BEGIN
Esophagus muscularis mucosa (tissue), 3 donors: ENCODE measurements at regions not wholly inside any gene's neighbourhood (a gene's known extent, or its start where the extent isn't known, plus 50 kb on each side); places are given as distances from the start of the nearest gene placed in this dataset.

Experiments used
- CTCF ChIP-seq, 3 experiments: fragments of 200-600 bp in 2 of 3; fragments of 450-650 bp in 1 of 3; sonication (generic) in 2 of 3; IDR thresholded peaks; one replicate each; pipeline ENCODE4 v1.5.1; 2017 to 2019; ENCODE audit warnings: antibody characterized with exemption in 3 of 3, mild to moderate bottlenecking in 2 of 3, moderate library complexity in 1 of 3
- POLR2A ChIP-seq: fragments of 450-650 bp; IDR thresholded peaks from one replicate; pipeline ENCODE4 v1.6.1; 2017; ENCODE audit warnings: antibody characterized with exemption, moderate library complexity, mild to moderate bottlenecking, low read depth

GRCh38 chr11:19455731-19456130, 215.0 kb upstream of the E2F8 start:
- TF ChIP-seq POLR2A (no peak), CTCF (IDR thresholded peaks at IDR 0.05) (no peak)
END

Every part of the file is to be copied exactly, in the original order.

Esophagus muscularis mucosa (tissue), 3 donors: ENCODE measurements at regions not wholly inside any gene's neighbourhood (a gene's known extent, or its start where the extent isn't known, plus 50 kb on each side); places are given as distances from the start of the nearest gene placed in this dataset.

Experiments used
- CTCF ChIP-seq, 3 experiments: fragments of 200-600 bp in 2 of 3; fragments of 450-650 bp in 1 of 3; sonication (generic) in 2 of 3; IDR thresholded peaks; one replicate each; pipeline ENCODE4 v1.5.1; 2017 to 2019; ENCODE audit warnings: antibody characterized with exemption in 3 of 3, mild to moderate bottlenecking in 2 of 3, moderate library complexity in 1 of 3
- POLR2A ChIP-seq: fragments of 450-650 bp; IDR thresholded peaks from one replicate; pipeline ENCODE4 v1.6.1; 2017; ENCODE audit warnings: antibody characterized with exemption, moderate library complexity, mild to moderate bottlenecking, low read depth

GRCh38 chr11:19455731-19456130, 215.0 kb upstream of the E2F8 start:
- TF ChIP-seq POLR2A (no peak), CTCF (IDR thresholded peaks at IDR 0.05) (no peak)